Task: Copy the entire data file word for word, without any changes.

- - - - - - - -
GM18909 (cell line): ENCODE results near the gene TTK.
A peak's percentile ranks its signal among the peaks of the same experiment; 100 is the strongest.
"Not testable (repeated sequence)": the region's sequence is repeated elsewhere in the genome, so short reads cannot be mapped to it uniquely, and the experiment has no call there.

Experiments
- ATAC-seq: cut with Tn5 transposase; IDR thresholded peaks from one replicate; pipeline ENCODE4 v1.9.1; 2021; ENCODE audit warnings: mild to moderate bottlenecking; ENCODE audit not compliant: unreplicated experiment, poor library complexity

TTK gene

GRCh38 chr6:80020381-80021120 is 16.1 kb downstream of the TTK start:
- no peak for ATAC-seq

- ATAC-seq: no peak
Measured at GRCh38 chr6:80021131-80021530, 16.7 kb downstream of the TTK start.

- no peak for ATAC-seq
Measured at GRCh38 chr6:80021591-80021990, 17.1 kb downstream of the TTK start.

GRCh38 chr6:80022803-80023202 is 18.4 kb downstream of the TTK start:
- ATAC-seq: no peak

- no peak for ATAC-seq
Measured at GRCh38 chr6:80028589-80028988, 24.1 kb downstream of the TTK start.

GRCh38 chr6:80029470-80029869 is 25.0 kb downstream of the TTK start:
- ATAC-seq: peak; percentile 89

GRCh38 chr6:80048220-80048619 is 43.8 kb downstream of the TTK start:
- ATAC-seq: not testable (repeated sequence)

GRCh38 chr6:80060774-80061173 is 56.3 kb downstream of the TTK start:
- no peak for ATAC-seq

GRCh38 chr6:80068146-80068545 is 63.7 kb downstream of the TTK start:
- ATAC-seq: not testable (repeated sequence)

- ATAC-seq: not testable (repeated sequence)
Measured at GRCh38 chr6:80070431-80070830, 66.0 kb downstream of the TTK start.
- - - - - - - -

GM18909 (cell line): ENCODE results near the gene TTK.
A peak's percentile ranks its signal among the peaks of the same experiment; 100 is the strongest.
"Not testable (repeated sequence)": the region's sequence is repeated elsewhere in the genome, so short reads cannot be mapped to it uniquely, and the experiment has no call there.

Experiments
- ATAC-seq: cut with Tn5 transposase; IDR thresholded peaks from one replicate; pipeline ENCODE4 v1.9.1; 2021; ENCODE audit warnings: mild to moderate bottlenecking; ENCODE audit not compliant: unreplicated experiment, poor library complexity

TTK gene

GRCh38 chr6:80020381-80021120 is 16.1 kb downstream of the TTK start:
- no peak for ATAC-seq

- ATAC-seq: no peak
Measured at GRCh38 chr6:80021131-80021530, 16.7 kb downstream of the TTK start.

- no peak for ATAC-seq
Measured at GRCh38 chr6:80021591-80021990, 17.1 kb downstream of the TTK start.

GRCh38 chr6:80022803-80023202 is 18.4 kb downstream of the TTK start:
- ATAC-seq: no peak

- no peak for ATAC-seq
Measured at GRCh38 chr6:80028589-80028988, 24.1 kb downstream of the TTK start.

GRCh38 chr6:80029470-80029869 is 25.0 kb downstream of the TTK start:
- ATAC-seq: peak; percentile 89

GRCh38 chr6:80048220-80048619 is 43.8 kb downstream of the TTK start:
- ATAC-seq: not testable (repeated sequence)

GRCh38 chr6:80060774-80061173 is 56.3 kb downstream of the TTK start:
- no peak for ATAC-seq

GRCh38 chr6:80068146-80068545 is 63.7 kb downstream of the TTK start:
- ATAC-seq: not testable (repeated sequence)

- ATAC-seq: not testable (repeated sequence)
Measured at GRCh38 chr6:80070431-80070830, 66.0 kb downstream of the TTK start.